Interview with Natty Wailer

Walking through the village of Slane with Natty Wailer is like walking through with the Mayor. He knows lots of people, everybody knows him, from the local kids to the waitress in the coffee shop we went to. He talks about forming a bond with the people, living in the moment. His philosophy “In terms of timing, it don’t matter where you are in creation, it’s a matter of who you’re with”. He’s sees himself as a self-appointed reggae ambassador. “Life is not a destination, but a journey. Music keeps you healthy, it keeps you young if that’s what you are looking for, it makes you happy. Music is an art, it’s a giving and a taking.”

“I have one prayer that I pray and it coincides with my whole life and it’s Ja which to us or another person it’s God and it’s goes – ‘Ja, give me the spiritual strength to face all the tasks that life poses’. When happiness is inside you, somebody else is waiting outside to get in. That’s me for the moment. That’s my music”.

Natty met an Irish woman in Jamaica and that brought him to Ireland. He said there are plenty of Irish people out in Jamaica. He reckons there is a connection between the Irish and the Jamaicans, maybe they’re not consciously aware of it but if they were to think about it they’d realise ‘this is our kind of people’. “The color of a mans skin, just like the color of his eyes, is not significant. We realise, let it look like a rainbow. Look at creation, there are so many colors around us”. He loves it in Ireland, he is currently living in Galway but is hoping to move to more central location musically. His partner Delphine is his manager and she has been listening to reggae music since she was very young. Natty says they work so well together. “I’m so happy she’s on board, she’s the one who makes this possible”.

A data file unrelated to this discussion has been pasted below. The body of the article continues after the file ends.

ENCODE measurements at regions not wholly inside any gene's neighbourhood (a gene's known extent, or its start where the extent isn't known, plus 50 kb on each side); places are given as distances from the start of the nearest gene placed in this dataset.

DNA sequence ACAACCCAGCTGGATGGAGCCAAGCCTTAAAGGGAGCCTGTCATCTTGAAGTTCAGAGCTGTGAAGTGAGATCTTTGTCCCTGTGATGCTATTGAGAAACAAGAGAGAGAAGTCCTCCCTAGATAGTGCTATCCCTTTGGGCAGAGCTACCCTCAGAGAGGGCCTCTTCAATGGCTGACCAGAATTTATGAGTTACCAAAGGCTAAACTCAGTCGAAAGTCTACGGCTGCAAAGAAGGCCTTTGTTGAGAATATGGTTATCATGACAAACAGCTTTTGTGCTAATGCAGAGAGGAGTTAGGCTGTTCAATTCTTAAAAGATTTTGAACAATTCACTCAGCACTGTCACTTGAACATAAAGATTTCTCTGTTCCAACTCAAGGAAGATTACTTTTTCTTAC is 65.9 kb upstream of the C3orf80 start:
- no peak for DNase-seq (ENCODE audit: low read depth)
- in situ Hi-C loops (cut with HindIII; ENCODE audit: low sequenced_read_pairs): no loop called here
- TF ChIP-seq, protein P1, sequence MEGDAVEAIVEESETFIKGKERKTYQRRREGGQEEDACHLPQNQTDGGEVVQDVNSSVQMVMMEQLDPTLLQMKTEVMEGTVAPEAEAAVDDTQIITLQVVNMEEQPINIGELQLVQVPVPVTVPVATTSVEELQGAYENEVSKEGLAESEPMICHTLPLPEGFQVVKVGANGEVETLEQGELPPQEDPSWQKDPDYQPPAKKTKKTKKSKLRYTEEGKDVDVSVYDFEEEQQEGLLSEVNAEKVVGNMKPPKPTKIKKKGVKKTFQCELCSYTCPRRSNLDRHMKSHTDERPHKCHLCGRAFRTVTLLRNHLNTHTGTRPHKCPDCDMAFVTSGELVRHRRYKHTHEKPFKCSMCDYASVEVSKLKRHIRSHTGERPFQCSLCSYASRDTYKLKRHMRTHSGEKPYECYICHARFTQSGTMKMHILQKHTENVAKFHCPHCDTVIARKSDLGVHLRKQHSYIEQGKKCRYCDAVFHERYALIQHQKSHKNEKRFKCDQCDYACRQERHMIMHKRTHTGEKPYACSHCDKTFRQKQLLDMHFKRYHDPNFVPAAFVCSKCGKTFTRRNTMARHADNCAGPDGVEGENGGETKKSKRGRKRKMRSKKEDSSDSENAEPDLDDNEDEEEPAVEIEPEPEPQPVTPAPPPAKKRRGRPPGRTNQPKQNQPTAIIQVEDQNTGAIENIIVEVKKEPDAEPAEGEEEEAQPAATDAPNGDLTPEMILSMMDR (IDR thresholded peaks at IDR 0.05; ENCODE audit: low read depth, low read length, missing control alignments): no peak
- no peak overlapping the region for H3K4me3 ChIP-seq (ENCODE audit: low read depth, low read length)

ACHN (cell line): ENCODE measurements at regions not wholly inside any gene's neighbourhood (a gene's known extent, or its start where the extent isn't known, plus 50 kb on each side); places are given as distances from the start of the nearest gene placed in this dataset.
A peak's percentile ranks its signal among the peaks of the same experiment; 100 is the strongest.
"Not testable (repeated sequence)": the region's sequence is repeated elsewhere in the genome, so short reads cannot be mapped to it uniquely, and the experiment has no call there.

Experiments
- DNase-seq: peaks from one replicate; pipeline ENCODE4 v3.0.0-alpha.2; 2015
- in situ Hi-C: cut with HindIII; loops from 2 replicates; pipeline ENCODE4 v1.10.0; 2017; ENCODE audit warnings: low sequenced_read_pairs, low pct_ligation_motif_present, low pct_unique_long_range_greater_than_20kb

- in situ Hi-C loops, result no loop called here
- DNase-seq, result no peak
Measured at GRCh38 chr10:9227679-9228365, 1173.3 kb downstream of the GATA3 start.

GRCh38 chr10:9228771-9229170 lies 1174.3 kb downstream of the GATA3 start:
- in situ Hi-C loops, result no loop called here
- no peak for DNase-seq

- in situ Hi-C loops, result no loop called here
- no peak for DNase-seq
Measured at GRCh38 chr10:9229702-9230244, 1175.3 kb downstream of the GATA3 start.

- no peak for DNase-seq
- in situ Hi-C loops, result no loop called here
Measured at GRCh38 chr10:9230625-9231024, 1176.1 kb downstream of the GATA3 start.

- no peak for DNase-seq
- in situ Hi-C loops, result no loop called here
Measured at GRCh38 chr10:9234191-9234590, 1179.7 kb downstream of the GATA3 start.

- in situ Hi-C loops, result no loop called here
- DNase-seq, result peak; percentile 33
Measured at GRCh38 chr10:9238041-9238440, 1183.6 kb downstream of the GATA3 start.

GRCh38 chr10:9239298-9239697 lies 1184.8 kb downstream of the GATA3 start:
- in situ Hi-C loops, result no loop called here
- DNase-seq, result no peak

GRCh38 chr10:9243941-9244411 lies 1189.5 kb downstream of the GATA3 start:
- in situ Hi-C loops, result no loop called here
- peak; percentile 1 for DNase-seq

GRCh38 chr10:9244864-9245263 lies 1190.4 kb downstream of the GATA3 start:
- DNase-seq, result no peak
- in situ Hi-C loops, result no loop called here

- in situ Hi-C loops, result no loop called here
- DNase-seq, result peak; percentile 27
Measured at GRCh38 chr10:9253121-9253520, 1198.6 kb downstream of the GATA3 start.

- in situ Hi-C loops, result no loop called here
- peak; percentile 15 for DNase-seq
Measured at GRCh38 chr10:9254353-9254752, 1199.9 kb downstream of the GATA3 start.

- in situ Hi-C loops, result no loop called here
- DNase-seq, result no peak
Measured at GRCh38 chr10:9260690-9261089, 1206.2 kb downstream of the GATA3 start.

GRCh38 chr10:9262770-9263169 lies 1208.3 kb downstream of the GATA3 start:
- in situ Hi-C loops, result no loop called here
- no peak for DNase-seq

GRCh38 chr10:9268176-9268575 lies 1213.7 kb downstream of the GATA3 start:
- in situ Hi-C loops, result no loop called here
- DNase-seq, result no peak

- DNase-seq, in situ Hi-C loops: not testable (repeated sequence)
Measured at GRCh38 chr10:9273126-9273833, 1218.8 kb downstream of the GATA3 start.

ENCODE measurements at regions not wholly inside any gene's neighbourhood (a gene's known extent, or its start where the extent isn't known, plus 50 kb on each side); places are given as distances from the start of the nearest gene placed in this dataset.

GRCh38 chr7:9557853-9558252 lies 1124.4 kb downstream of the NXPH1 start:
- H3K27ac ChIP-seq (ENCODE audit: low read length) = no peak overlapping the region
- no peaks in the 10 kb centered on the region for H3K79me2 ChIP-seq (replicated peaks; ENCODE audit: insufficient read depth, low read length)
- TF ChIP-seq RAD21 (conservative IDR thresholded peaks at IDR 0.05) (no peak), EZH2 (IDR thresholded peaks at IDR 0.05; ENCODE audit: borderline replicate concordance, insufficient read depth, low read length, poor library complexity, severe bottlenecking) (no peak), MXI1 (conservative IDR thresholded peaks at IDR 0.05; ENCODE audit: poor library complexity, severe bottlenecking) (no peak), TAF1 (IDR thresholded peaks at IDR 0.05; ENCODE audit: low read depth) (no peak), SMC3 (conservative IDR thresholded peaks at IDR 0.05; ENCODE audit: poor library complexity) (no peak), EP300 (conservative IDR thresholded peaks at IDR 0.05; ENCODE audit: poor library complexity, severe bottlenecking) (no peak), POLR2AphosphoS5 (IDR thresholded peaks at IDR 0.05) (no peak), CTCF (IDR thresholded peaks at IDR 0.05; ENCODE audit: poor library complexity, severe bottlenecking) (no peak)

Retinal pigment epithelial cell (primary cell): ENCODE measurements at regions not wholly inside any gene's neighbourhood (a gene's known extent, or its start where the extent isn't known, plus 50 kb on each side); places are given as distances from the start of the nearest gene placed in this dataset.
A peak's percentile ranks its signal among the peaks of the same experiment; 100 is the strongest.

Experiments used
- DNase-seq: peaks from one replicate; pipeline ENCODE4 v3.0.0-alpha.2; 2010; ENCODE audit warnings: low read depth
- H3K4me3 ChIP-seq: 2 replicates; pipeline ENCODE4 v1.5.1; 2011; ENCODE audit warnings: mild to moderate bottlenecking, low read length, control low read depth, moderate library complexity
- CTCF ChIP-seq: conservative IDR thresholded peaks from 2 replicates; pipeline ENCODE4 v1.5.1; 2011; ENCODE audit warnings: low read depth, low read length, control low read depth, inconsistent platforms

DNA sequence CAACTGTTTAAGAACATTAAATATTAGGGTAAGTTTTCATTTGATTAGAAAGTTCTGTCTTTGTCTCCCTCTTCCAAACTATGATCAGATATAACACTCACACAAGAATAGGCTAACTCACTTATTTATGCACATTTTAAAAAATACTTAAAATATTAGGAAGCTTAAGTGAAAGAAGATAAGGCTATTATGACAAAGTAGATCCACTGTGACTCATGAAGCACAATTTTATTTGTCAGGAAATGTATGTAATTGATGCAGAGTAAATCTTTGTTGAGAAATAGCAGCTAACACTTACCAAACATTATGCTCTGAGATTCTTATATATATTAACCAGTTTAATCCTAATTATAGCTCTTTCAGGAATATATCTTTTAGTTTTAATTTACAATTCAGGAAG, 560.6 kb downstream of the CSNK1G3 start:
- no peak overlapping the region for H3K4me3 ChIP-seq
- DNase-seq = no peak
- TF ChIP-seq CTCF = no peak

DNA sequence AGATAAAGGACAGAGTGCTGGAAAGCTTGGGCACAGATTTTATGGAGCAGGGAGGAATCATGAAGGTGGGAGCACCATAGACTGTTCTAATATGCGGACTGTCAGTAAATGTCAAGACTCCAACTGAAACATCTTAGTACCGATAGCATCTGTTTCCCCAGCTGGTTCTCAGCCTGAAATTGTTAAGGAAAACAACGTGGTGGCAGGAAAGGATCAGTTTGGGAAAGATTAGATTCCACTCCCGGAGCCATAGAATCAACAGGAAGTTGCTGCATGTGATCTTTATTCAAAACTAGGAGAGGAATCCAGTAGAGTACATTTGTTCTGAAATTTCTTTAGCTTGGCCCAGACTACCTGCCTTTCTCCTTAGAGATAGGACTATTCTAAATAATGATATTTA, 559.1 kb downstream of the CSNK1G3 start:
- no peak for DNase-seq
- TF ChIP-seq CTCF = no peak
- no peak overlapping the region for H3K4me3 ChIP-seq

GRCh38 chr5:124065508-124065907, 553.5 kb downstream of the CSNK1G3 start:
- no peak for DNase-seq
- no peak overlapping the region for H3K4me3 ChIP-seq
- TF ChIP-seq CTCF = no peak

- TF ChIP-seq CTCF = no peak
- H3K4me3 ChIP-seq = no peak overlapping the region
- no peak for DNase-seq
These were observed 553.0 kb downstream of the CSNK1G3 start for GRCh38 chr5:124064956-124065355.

We talked about Barack Obama. Natty said he’s watching him, he’s watching his progress. “Everybody is watching him. Saying things like he’s not American, he’s from somewhere else. I heard somebody else say he’s another Rev. Jesse Jackson. But he got my attention when he said that ‘the Republicans are saying the Democrates are not ready to lead, they are saying I am not experienced enough to be president. But I’d like to debate McCain, I’d like some information’. And that means that he has enough information to want to speak to McCain. It’s not about him, if it’s about him then we will lose. The world has to give this guy credit.”

His new album is entitled Destiny. “What part do I play? Where do I stand. I do hope that the little music I play has a part. A part in the change, a part in the hope. Because we came from the ghetto, some local people playing this music and all of a sudden the world starts listening and all of a sudden the world recognises this is not music from the ghetto. It comes from the ghetto but it’s the music, the voice of the people. I want to get my songs out there, I want to do more charity and get so much more involved”.